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Shall I feed my daughter or educate her? Hindu Girls Education in Rural Sindh.



Article 25A of the Pakistan Constitution states, "The State shall provide free and compulsory education to all children of the age of five to sixteen years in such manner as may be determined by law." While reading this, I pondered over the reality of the article and to what extent this has been implemented. Not to my surprise, the results were devastating.

This short writing will discuss Hindu girls' education in interior Sindh and elaborate on the causes that hinder their fundamental right to education.

Hindus constitute 4.5 million of Pakistan's population, and 96% of this population resides in rural areas of Sindh, especially Tharparkar. Like any other suppressed minority in Pakistan, this community lacks fundamental rights support. To narrow the discussion to education sector, only 1.5% of girls out of the Hindu population in Sindh receive primary education, while the ratio to higher-level studies is 0.8%. Numerous causes were observed for this; According to the Pakistan Social and Living Standard Measurement Survey (PSLM) 2012, economic instability is one of the main reasons hindering education rights from Hindu women of Sindh. Being the lower-class economic population of Pakistan, this community, specifically those from tharparkar, do not get equal employment opportunities, and primarily people there work on daily wages to meet their needs.

Moreover, when there comes a question about education, parents raise their voices regarding feeding their children or educating them, and nevertheless, human priority shifts towards hunger. Moreover, the shifting paradigm in globalization has increased women's participation in markets. So there, Hindu girls are in rural Sindh to meet their family needs, which impedes their right to education.

Secondly, the state's failure to provide and protect minority rights in Pakistan has resulted in significant distress among the Hindu community as they face forced conversion of their sisters and daughters and cannot seek legal support. To elaborate, the ongoing socio-cultural context of forced conversions of Hindu girls has also diverted officials' attention from Hindu women's educational rights. Lastly, there is a lack of awareness regarding fundamental rights among this gender group, which further adds to the hindrance of bringing the topic to discussion.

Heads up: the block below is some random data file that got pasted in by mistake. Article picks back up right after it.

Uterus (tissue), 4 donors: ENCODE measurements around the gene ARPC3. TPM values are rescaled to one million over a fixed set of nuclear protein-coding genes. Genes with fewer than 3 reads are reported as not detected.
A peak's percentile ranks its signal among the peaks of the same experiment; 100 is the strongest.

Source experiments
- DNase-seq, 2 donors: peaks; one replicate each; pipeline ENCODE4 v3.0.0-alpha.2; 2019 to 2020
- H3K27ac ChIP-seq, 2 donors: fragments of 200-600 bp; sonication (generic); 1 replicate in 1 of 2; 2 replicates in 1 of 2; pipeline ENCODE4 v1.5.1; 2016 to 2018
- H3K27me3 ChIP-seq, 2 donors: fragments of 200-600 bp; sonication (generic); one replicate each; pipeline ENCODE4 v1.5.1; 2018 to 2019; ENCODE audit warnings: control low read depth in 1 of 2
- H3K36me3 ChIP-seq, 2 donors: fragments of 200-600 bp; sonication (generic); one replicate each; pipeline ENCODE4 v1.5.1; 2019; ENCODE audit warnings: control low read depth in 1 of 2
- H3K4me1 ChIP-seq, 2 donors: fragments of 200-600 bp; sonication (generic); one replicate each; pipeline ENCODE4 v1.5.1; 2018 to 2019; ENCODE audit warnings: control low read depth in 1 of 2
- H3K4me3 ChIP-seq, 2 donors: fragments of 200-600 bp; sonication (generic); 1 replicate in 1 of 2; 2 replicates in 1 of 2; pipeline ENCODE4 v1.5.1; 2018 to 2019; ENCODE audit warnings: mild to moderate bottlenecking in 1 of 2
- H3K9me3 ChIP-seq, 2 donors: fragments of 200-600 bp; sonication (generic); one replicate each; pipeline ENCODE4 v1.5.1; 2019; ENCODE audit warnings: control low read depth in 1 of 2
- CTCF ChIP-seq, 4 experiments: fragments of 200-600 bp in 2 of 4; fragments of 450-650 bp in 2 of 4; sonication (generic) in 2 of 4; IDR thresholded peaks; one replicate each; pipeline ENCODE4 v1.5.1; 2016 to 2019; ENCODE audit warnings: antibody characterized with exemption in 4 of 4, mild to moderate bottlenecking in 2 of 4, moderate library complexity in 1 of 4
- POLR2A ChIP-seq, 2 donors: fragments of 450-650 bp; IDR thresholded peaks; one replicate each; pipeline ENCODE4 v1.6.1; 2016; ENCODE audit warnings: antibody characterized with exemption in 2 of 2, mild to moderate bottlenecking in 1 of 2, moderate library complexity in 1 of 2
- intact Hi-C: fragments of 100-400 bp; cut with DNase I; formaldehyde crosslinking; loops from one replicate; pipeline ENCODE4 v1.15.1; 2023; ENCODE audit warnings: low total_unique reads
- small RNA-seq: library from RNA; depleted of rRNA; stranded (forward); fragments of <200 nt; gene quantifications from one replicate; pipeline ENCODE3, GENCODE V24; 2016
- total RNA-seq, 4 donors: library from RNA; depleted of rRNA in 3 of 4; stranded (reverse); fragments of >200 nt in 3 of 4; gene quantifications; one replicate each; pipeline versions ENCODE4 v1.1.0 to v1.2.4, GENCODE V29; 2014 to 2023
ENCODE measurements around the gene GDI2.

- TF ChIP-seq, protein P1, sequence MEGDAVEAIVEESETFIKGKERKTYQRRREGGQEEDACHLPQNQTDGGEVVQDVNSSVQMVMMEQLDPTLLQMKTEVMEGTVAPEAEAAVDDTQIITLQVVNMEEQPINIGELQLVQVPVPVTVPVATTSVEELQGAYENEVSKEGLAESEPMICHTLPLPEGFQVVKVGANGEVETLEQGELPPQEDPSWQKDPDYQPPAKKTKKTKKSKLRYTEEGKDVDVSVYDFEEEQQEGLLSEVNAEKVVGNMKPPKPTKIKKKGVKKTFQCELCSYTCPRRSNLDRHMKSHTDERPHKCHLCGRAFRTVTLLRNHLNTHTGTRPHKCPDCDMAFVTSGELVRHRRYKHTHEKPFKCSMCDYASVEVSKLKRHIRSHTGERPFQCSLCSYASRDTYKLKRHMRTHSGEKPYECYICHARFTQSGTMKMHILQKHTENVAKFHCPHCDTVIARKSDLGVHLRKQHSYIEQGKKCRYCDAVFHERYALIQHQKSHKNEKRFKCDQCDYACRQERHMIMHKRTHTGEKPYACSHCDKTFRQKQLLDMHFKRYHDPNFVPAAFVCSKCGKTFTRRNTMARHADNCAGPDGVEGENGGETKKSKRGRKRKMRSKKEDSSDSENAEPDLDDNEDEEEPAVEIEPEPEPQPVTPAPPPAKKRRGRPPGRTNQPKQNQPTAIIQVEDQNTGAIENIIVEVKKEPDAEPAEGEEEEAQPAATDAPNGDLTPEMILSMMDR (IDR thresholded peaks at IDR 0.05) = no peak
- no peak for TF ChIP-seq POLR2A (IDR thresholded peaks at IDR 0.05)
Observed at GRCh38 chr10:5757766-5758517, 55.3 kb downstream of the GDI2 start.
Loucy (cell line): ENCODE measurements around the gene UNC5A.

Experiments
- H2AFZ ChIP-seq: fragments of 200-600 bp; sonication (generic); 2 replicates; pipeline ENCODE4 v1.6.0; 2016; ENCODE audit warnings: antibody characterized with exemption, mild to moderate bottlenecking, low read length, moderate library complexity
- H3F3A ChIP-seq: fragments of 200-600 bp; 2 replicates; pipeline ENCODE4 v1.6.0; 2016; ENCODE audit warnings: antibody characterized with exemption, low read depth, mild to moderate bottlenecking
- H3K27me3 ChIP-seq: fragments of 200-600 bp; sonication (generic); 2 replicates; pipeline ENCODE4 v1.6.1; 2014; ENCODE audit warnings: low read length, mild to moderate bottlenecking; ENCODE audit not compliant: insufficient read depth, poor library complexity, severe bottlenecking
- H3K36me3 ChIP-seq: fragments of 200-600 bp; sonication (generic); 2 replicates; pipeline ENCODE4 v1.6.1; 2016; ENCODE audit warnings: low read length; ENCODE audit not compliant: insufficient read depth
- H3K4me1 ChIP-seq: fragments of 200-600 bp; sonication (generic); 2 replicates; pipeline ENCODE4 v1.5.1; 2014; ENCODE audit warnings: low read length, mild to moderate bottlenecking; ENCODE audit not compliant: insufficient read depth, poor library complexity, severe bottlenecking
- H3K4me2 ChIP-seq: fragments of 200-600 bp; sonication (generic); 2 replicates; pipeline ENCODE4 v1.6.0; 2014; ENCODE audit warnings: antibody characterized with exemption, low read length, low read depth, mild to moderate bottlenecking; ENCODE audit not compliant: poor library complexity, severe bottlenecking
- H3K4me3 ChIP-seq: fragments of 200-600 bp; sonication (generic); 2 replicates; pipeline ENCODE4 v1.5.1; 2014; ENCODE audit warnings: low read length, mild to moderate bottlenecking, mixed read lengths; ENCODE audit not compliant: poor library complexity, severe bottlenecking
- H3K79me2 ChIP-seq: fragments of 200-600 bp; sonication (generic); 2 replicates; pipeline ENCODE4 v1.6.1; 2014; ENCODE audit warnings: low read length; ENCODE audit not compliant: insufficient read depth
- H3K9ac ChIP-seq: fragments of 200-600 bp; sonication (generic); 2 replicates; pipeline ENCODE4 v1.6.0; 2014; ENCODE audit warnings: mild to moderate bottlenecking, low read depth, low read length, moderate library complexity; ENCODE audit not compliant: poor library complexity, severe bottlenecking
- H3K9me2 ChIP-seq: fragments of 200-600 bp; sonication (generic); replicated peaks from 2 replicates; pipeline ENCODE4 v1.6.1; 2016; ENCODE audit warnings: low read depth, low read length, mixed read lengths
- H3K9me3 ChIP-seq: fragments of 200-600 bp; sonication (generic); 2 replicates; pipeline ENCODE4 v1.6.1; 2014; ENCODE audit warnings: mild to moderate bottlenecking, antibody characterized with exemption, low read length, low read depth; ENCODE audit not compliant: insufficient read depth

To conclude, we observed that Pakistan, as a democratic state promises to provide fundamental educational rights to its citizens irrespective of their ethnicity or cast. However, the default counts in economic and socio-cultural aspects, where the state must interfere and indulge in implementing minority rights. UN report 2022 suggests that social media can significantly spread awareness regarding the issue in related communities, which could be implemented by keeping certain assumptions of accessibility in mind.

Note:*Picture taken from Dawn Article.

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A very interesting read! To add on to what you mentioned regarding forced conversions, I feel that the biggest hurdle to minority girls' education is safety. It is no secret that Pakistan is borderline hostile to women, and for a woman from a minority community, this hostility becomes tenfold. Which leads to kidnapping, rape and abuse, and forced conversions and marriages. I would imagine most parents would prefer keeping their daughters at home for the sole reason that they could keep a watchful eye on them and keep them safe(r).

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Women's education in Pakistan is a fundamental right of every female citizen, according to article thirty-seven of the Constitution of Pakistan, but gender discrepancies still exist in the educational sector. But in Pakistan, Pakistan has made significant progress in girls' education in the last decade, but 12 million girls are out of school, with only 13% of girls reaching grade nine. Some of the challenges that have been identified which impede girls' access to education are lack of hygienic facilities, the lack of transport, poverty, wrong religious perceptions, gender discrimination, early marriages, lack of education infrastructure, absence of safe environments, and physical disabilities.

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